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How the Nuggets' "Justice For Elijah McClain" t-shirts came to life

Harrison Wind Avatar
August 3, 2020

The idea came to Michael Malone late one night last week.

Cooped up in his Walt Disney World hotel room, Malone mused about the different ways the Nuggets could continue to raise awareness for the Black Lives Matter movement as the NBA’s return to play picked up steam.

His mind turned to Elijah McClain.

On August 24, 2019 in Aurora, Colorado, McClain, a 23-year-old Black man, was walking home from a convenience store when someone called 911 saying he was “being suspicious” and was wearing a ski mask and waving his arms. Once on the scene, police said McClain refused to stop walking and fought back when he was confronted. Officers struggled to handcuff McClain and used a now-banned carotid hold to pin him to the ground. When medical responders arrived, paramedics injected him with ketamine and on the way to the hospital McClain went into cardiac arrest. He died a few days later.

The incident happened in the Nuggets’ backyard, and while protests over McClain’s death have continued throughout Denver over the last several weeks, Malone wanted to do his part in keeping the conversation going while in Orlando. Denver’s coach thought t-shirts with the message “Justice for Elijah McClain” would be an effective way to continue to raise awareness and fight for justice in his death.

Malone took it upon himself to reach out to McClain family lawyer Mari Newman to ensure that the Nuggets had the family’s blessing to print the shirts. Newman spoke to Elijah’s mother, Sheneen McClain, who was fully supportive of Malone’s idea. Soon, Nuggets staffers were in talks with a Denver company about printing the shirts for their players and coaches. The shirts were then shipped overnight to Disney World in time for Denver’s opening seeding game Saturday against the Miami Heat.

“The message is pretty point blank,” Malone said. “We’re all hoping and asking and demanding justice in the killing of Elijah McClain in Aurora, Colorado.”

Several players and coaches wore the shirts to the arena and Malone donned one during his pregame and postgame media sessions. According to a source, the Nuggets at one point had hoped to wear the shirts during the National Anthem but the league wouldn’t allow it. The NBA has fairly strict rules on what teams can and can’t wear on the court during warmups and the game.

“I feel like everybody’s happy basketball is back, but we’re really playing for the things going on in this world. I think that should be the biggest focus,” Monte Morris said. “… Denver may not be where we grew up at but it’s our hometown right now and that’s who we play for.”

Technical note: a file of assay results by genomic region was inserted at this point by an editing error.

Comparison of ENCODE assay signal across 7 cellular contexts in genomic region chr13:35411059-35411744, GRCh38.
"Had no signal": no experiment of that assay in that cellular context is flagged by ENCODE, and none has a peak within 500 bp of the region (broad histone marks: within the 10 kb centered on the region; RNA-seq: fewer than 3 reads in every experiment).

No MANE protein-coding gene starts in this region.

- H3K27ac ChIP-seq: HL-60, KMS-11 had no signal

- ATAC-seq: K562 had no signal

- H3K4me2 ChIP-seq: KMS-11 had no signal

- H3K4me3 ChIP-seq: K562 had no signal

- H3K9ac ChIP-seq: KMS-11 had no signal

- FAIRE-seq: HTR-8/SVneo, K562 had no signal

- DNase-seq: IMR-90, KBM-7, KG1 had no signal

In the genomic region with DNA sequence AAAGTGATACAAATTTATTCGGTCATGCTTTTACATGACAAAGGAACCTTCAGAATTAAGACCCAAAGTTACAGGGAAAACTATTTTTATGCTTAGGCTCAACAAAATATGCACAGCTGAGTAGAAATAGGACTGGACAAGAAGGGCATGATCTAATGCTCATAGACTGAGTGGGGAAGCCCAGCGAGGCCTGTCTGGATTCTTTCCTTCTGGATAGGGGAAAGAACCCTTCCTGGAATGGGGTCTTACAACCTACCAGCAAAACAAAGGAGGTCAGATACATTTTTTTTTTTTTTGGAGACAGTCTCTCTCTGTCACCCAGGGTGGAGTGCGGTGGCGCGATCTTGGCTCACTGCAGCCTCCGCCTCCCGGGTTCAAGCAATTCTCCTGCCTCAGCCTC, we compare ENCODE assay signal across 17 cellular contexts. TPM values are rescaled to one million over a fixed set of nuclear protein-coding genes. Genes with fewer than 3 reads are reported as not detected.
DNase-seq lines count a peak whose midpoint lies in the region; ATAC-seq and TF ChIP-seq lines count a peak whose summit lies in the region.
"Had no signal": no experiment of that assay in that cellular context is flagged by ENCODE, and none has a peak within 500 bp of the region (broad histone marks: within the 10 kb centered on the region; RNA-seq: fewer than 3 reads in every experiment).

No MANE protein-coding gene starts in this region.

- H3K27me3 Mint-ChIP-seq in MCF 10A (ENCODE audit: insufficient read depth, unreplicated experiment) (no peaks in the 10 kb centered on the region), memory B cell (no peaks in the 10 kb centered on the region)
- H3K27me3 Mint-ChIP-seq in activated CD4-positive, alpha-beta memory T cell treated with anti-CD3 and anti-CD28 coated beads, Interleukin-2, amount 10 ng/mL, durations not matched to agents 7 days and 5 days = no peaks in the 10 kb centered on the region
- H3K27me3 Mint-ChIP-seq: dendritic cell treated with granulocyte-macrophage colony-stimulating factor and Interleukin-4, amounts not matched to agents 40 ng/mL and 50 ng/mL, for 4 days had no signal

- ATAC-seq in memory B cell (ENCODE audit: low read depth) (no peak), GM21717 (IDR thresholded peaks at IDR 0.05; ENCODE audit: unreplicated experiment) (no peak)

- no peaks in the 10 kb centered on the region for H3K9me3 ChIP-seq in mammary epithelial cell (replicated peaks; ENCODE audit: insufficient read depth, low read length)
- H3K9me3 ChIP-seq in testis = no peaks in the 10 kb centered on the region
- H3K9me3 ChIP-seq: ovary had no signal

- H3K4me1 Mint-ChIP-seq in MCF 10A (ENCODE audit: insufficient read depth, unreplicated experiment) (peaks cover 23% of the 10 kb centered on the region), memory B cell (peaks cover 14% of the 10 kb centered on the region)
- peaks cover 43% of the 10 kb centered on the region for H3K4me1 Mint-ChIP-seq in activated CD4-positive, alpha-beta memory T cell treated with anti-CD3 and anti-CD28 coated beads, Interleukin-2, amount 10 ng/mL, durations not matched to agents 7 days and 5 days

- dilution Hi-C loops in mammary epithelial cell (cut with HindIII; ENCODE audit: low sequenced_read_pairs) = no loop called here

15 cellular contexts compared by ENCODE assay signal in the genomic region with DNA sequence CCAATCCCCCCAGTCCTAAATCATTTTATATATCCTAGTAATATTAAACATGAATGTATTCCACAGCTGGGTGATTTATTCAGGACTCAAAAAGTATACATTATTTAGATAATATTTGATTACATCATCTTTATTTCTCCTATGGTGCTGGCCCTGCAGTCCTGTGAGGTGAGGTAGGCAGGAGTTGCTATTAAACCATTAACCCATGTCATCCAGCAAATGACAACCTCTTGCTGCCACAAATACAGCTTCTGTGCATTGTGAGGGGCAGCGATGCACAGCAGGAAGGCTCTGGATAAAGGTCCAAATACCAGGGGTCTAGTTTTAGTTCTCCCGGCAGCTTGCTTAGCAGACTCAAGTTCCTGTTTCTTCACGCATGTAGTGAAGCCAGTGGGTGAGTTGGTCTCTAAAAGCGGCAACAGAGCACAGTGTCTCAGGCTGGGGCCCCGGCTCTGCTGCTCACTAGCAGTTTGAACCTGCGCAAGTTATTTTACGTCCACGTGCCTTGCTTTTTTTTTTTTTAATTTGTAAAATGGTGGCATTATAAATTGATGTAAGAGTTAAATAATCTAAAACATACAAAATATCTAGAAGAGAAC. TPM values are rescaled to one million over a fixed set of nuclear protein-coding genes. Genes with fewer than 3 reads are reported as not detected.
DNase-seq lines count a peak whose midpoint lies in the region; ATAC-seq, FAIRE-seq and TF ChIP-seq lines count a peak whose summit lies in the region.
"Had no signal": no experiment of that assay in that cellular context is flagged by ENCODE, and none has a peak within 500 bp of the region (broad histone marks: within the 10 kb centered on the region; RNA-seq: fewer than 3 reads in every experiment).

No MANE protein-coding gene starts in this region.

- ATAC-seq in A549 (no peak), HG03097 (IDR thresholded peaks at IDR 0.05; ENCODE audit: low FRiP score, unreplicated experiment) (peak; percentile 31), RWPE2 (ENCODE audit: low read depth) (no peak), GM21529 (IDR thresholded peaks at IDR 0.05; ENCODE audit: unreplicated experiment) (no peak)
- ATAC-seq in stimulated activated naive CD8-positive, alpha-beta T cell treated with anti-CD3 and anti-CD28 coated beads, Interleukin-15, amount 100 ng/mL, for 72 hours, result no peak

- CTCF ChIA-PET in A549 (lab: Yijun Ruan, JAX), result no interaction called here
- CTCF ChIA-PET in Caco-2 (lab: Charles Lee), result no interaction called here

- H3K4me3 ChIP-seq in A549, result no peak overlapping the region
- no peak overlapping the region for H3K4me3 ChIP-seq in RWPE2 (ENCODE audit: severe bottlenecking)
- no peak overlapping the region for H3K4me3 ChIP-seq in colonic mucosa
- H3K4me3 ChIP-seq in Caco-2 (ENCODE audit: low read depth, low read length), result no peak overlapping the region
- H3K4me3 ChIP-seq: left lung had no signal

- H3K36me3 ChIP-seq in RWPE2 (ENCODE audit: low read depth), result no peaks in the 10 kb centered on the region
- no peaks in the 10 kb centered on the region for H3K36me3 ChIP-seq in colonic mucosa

When the NBA and National Basketball Player’s Association hatched plans to continue the season, they did so by declaring that continuing to discuss and fight systemic racism will be a focal point while in Orlando. The Nuggets have done their part.

President of Basketball Operations Tim Connelly ordered face masks with phrases like “Vote” and “Time 4 Change” that the team has worn while at Disney World. After the Nuggets’ June 15 practice, Jerami Grant dedicated his entire media Zoom session to Breonna Taylor’s death.

Malone specifically has walked the walk. In June, Denver’s coach helped lead a virtual town hall with Denver Mayor Michael Hancock around how the team can utilize its platform to create lasting and meaningful change. And while inside the NBA bubble, Malone on more than one occasion used his Zoom conference with the media to discuss a past racial injustice that occurred in the United States by referencing the Equal Justice Initiative’s A History of Racial Injustice calendar.

On Altitude TV’s broadcast of a Nuggets scrimmage last week, Hancock lauded Malone’s efforts.

“They’ve got a head coach on that bench who is one of the most learned, engaged, socially conscious dudes I’ve ever met in sports,” Hancock said. “That dude blew me away.”

Malone and the Nuggets are also continuing to talk with I Am A Voter, a nonpartisan organization that according to its website “aims to create a cultural shift around voting and civic engagement by unifying around a central truth: our democracy works best when we all participate.” The Nuggets hope to eventually film PSA’s with the group.

As for the shirt’s, they’re not one and done. Expect to see Malone and potentially other Nuggets personnel wearing them in future Zoom calls and to and from games as the Nuggets intend to do their part in keeping the fight against systemic racism alive during the NBA restart.

It’s a tall order for a team that’s endured a shaky first month at Disney World and has its sights still set on a deep playoff run. But the Nuggets seem up to the challenge.

“We just want to raise the awareness,” said Torrey Craig. “Obviously, it hits closer to us because it’s in our home state. So we just wanted to voice it and let people see that we’re supporting his family and seeking justice.”

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